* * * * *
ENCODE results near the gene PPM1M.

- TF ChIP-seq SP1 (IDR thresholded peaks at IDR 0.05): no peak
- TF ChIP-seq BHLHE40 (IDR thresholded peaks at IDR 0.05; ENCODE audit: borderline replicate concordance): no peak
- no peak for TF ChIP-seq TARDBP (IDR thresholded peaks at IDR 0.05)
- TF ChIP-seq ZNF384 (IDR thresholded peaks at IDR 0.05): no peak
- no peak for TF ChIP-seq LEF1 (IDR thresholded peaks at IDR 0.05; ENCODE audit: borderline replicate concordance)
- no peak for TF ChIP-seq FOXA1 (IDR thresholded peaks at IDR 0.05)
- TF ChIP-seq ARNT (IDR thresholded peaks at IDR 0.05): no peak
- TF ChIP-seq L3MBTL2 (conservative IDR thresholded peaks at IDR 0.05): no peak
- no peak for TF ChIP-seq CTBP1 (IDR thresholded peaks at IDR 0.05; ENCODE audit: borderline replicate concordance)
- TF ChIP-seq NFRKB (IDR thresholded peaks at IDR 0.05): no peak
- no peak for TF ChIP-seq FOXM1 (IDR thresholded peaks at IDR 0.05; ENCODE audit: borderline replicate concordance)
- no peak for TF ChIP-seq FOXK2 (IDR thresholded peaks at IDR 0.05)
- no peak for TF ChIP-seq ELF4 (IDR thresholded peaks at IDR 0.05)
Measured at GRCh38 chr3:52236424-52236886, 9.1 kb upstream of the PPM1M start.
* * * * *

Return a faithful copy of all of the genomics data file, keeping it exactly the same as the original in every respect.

ENCODE results near the gene PPM1M.

- TF ChIP-seq SP1 (IDR thresholded peaks at IDR 0.05): no peak
- TF ChIP-seq BHLHE40 (IDR thresholded peaks at IDR 0.05; ENCODE audit: borderline replicate concordance): no peak
- no peak for TF ChIP-seq TARDBP (IDR thresholded peaks at IDR 0.05)
- TF ChIP-seq ZNF384 (IDR thresholded peaks at IDR 0.05): no peak
- no peak for TF ChIP-seq LEF1 (IDR thresholded peaks at IDR 0.05; ENCODE audit: borderline replicate concordance)
- no peak for TF ChIP-seq FOXA1 (IDR thresholded peaks at IDR 0.05)
- TF ChIP-seq ARNT (IDR thresholded peaks at IDR 0.05): no peak
- TF ChIP-seq L3MBTL2 (conservative IDR thresholded peaks at IDR 0.05): no peak
- no peak for TF ChIP-seq CTBP1 (IDR thresholded peaks at IDR 0.05; ENCODE audit: borderline replicate concordance)
- TF ChIP-seq NFRKB (IDR thresholded peaks at IDR 0.05): no peak
- no peak for TF ChIP-seq FOXM1 (IDR thresholded peaks at IDR 0.05; ENCODE audit: borderline replicate concordance)
- no peak for TF ChIP-seq FOXK2 (IDR thresholded peaks at IDR 0.05)
- no peak for TF ChIP-seq ELF4 (IDR thresholded peaks at IDR 0.05)
Measured at GRCh38 chr3:52236424-52236886, 9.1 kb upstream of the PPM1M start.